Han Yu (768–824), born in Nanyang, Henan, China, was a precursor of Neo-Confucianism as well as an essayist and poet from the Tang dynasty.

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Huang Tingjian

Huang Tingjian (1045–1105) was a Chinese artist, scholar, government official, and poet of the Song dynasty.

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Indiana University Press

Indiana University Press, also known as IU Press, is an academic publisher at Indiana University that specializes in the humanities and social sciences.

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Journal of the American Oriental Society

The Journal of the American Oriental Society is a quarterly academic journal published by the American Oriental Society since 1843.

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Li Bai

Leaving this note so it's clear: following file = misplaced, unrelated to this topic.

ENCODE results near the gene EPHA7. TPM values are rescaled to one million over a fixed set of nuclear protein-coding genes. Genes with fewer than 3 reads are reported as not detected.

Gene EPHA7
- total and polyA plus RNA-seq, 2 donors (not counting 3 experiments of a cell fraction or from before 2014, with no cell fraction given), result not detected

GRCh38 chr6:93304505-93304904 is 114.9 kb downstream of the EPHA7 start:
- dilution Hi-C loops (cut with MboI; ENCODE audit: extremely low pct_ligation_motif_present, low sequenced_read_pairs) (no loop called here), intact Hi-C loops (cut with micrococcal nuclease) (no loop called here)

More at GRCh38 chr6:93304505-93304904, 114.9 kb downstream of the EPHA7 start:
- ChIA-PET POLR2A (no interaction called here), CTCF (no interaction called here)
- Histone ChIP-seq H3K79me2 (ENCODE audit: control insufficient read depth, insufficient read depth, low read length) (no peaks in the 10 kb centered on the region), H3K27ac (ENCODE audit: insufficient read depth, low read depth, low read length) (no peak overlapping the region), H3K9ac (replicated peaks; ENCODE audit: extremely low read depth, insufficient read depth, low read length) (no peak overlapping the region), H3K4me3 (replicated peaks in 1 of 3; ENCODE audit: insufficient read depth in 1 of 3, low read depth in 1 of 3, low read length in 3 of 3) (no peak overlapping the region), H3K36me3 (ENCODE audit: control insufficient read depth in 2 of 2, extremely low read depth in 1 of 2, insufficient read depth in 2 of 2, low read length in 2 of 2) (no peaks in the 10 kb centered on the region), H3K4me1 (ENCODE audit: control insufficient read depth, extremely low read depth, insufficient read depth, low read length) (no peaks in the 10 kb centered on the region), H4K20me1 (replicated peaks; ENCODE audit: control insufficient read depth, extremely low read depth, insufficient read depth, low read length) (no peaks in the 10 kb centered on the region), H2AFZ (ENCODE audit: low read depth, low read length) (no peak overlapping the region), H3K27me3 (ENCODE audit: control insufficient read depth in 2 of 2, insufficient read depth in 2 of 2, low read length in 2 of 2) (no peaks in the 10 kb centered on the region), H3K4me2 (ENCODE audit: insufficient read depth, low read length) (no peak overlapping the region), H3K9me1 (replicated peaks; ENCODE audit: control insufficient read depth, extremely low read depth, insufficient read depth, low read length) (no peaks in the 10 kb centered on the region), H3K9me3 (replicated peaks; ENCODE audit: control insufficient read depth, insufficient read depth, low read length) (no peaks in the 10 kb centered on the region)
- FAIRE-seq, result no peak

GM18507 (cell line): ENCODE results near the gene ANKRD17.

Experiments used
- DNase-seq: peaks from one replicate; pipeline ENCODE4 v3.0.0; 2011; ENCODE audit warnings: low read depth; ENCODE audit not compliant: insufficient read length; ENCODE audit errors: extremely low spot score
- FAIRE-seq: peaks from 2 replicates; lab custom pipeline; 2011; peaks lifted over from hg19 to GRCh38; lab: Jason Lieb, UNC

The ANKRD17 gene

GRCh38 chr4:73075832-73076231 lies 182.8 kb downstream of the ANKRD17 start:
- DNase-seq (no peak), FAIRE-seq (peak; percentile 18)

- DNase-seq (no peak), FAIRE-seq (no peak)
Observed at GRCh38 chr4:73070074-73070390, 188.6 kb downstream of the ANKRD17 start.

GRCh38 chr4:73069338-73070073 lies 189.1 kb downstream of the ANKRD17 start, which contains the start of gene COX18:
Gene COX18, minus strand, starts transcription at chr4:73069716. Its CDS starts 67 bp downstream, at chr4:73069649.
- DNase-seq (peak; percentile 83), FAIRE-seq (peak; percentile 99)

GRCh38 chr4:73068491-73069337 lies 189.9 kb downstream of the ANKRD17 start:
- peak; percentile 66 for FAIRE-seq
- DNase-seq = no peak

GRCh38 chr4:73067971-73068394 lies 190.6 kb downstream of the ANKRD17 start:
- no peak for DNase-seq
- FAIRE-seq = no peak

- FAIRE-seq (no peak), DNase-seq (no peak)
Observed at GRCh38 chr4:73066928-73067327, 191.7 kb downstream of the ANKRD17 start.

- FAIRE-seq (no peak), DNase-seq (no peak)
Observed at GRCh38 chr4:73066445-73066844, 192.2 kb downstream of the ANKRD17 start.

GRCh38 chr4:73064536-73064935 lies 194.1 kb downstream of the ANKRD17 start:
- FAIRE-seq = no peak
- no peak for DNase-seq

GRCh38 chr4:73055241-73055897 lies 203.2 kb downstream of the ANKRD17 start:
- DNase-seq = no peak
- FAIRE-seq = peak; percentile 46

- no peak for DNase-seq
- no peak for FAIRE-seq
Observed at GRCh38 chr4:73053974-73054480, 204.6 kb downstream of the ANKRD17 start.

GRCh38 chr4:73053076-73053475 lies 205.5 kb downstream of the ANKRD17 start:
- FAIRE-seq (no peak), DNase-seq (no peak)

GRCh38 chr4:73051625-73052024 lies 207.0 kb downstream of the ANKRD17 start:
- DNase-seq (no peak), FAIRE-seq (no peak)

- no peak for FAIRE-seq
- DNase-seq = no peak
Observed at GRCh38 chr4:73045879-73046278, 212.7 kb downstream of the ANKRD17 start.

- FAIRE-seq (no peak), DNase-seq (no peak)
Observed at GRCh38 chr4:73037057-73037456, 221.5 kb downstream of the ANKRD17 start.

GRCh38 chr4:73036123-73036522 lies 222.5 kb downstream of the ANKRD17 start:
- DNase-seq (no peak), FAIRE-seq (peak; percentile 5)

Li Bai (701 – 762), also known as Li Po, was a Chinese poet acclaimed from his own day to the present as a genius and romantic figure who took traditional poetic forms to new heights. He and his friend Du Fu (712–770) were the two most prominent figures in the flourishing of Chinese poetry in the Tang Dynasty that is often called the "Golden Age of China". "Three Wonders of the Great Tang Empire" referred to Li Bai’s poetry, Pei Min’s swordplay, and Zhang Xu’s calligraphy. Around a thousand poems attributed to him are extant. His poems have been collected into four Tang dynasty poetry anthologies, and thirty-four of his poems are included in the anthology Three Hundred Tang Poems, which was first published in the 18th century. In the same century, translations of his poems began to appear in Europe. The poems were models for celebrating the pleasures of friendship, the depth of nature, solitude, and the joys of drinking wine. Among the most famous are "Waking from Drunkenness on a Spring Day", "The Hard Road to Shu", and "Quiet Night Thought", which still appear in school texts in China. In the West, translations of Li's poems continue to be made into many languages. His life has even taken on a legendary aspect, including tales of drunkenness, chivalry, and the well-known fable that Li drowned when he reached from his boat to grasp the moon’s reflection in the river. Much of Li's life is reflected in his poetry: places which he visited, friends whom he saw off on journeys to distant locations perhaps never to meet again, his own dream-like imaginations embroidered with shamanic overtones, current events of which he had news of, descriptions sliced from nature in a timeless moment of poetry, and so on. However, of particular general importance are the changes in the times through which he lived: his early poetry took place in the context of a "golden age" of internal peace and prosperity in the Chinese empire of the Tang dynasty, under the reign of an emperor who actively promoted and participated in the arts; but this all changed suddenly and shockingly, as, beginning with the rebellion of the general An Lushan, all of northern China was devastated by war and famine, in one of the greatest catastrophic losses of population in all history. Li's poetry as well takes on new tones and qualities. Unlike his younger friend Du Fu, Li was not to live to see the quelling of these disorders. However, much of Li's poetry has survived, with enduring popularity in China and a developing influence in the Western world.